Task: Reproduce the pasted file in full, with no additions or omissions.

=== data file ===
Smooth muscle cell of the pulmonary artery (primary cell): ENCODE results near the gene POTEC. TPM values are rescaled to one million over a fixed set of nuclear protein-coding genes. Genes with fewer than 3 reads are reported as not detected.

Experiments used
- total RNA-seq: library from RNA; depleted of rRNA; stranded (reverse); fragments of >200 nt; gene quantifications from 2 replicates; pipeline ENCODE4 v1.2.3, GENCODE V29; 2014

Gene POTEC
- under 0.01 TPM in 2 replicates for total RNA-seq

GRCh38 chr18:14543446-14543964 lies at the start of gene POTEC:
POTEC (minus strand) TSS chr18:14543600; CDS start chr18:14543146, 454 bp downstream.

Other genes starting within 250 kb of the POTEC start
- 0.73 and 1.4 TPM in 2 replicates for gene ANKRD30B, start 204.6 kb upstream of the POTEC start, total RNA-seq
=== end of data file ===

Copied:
Smooth muscle cell of the pulmonary artery (primary cell): ENCODE results near the gene POTEC. TPM values are rescaled to one million over a fixed set of nuclear protein-coding genes. Genes with fewer than 3 reads are reported as not detected.

Experiments used
- total RNA-seq: library from RNA; depleted of rRNA; stranded (reverse); fragments of >200 nt; gene quantifications from 2 replicates; pipeline ENCODE4 v1.2.3, GENCODE V29; 2014

Gene POTEC
- under 0.01 TPM in 2 replicates for total RNA-seq

GRCh38 chr18:14543446-14543964 lies at the start of gene POTEC:
POTEC (minus strand) TSS chr18:14543600; CDS start chr18:14543146, 454 bp downstream.

Other genes starting within 250 kb of the POTEC start
- 0.73 and 1.4 TPM in 2 replicates for gene ANKRD30B, start 204.6 kb upstream of the POTEC start, total RNA-seq